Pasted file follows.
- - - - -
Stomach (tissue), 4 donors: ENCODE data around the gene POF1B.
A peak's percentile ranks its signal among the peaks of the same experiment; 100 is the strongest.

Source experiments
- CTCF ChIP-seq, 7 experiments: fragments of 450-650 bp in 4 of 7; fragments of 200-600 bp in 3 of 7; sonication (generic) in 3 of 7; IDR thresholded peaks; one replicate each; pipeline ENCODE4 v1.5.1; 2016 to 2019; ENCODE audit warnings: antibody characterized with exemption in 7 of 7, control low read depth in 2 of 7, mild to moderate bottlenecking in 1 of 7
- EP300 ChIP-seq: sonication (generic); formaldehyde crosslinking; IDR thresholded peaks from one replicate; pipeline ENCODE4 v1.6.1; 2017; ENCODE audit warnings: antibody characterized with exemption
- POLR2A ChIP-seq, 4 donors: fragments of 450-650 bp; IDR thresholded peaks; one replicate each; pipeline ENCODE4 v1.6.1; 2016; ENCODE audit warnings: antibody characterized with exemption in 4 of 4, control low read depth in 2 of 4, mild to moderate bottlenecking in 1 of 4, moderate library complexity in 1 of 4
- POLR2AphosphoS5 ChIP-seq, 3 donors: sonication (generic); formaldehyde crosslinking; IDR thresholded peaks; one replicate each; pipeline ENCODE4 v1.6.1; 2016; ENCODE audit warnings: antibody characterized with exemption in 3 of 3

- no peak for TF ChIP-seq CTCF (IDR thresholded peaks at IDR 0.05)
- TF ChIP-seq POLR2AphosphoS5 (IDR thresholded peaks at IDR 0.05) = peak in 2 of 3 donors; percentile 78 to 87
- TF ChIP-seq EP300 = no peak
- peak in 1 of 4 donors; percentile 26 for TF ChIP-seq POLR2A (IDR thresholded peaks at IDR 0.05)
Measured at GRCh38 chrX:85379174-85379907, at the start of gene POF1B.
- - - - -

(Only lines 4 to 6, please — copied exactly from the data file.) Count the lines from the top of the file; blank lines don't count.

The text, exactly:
- CTCF ChIP-seq, 7 experiments: fragments of 450-650 bp in 4 of 7; fragments of 200-600 bp in 3 of 7; sonication (generic) in 3 of 7; IDR thresholded peaks; one replicate each; pipeline ENCODE4 v1.5.1; 2016 to 2019; ENCODE audit warnings: antibody characterized with exemption in 7 of 7, control low read depth in 2 of 7, mild to moderate bottlenecking in 1 of 7
- EP300 ChIP-seq: sonication (generic); formaldehyde crosslinking; IDR thresholded peaks from one replicate; pipeline ENCODE4 v1.6.1; 2017; ENCODE audit warnings: antibody characterized with exemption
- POLR2A ChIP-seq, 4 donors: fragments of 450-650 bp; IDR thresholded peaks; one replicate each; pipeline ENCODE4 v1.6.1; 2016; ENCODE audit warnings: antibody characterized with exemption in 4 of 4, control low read depth in 2 of 4, mild to moderate bottlenecking in 1 of 4, moderate library complexity in 1 of 4